Are you an animal lover? If you are checking out my blog the probability is high that you love animals. Now if you are a dork, nerd or whatever about learning the why of things, read on. I came across an article written by Dr. Becker at Mercola.com. Yes they sell products but this veterinarian shares her perspective as a vet and fantastic insight into the world of animals.
Recently Dr. Becker shared an article she wrote recapping research done by several University of California Davis science departments. Why do Zebras have Stripes? According to Tim Caro in the paper published in Nature Communications, Zebras have stripes to deter bites from blood sucking flies.
Have you ever been bitten by a horse fly? Aside from the very real concerns of the spread of disease parasitic flies, the bite is painful. I speak from experience. As a young girl my parents brought Fairytale to our family. She was pregnant and when she had her foal we named him Fable. Ambling astride that kind and sweet buckskin, many a fly would just as soon bite me as they would Fairytale (her tail did had a sharp sting at the end. I couldn’t resist 🙂 ). But I deviate from the topic, no surprise but time to get my train back on track.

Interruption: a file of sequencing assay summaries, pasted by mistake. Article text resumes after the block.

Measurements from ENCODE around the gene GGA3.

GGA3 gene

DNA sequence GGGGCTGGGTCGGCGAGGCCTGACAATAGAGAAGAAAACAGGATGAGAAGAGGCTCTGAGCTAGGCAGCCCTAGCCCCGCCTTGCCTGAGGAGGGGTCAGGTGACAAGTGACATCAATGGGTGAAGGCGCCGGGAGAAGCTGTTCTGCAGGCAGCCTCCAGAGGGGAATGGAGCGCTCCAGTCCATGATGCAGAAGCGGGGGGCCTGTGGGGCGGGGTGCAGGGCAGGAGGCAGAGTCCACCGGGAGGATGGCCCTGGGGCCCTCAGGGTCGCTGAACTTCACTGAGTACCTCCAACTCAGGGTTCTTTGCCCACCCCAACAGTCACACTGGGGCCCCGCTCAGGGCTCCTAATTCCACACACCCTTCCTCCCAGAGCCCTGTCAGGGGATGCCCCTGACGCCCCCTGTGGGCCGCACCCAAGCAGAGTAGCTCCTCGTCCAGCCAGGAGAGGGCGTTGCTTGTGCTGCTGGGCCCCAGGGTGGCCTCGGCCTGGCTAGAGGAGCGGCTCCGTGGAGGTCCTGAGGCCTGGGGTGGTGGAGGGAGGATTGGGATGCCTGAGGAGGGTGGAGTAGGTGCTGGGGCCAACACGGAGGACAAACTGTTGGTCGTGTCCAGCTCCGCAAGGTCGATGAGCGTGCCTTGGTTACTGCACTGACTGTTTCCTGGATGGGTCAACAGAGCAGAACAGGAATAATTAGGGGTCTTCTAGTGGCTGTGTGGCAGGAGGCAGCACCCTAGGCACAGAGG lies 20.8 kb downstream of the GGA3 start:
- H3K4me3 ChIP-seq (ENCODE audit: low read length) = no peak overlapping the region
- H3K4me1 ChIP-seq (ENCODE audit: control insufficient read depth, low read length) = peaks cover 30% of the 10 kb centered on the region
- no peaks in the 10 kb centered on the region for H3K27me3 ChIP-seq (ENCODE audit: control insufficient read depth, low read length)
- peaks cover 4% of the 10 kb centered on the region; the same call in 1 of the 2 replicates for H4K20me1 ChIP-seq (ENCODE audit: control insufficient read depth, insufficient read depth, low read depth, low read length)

Back to Zebra stripes. Why do Zebras have stripes? Are the black and white designs for camouflage? Possible, big cat markings provide camouflage properties. Do the stripes carry a social purpose for mating or a group identity? Again, a strong possibility, just as Birds attract a mate with elaborate plumage or a male Mandrill baboons with the most colorful markings are considered attractive. Orangutan males develop giant cheek flaps marking them as the main man. Camouflage or social?
The UC Davis scientists say their research and experiments provide strong proof to their insect repellent theory. Tsetse and horse flies seem to prefer a uniformly colored surface. The findings show a correlation between stripes and biting flies significant. Relatively little zebra blood was found in Tsetse flies compared to other equid species in Africa. Zebras are less susceptible to sleeping sickness.
What do you think? I am inclined to think the answer is a combination of all three and maybe other reasons humans haven’t even thought of as yet. However, if the stripe theory is valid why only black and white? Do Zebras just have classic tastes?
Now, the tsetse fly was naturally where my train of thought went next with some interesting detours about genetics and more. Stay tuned.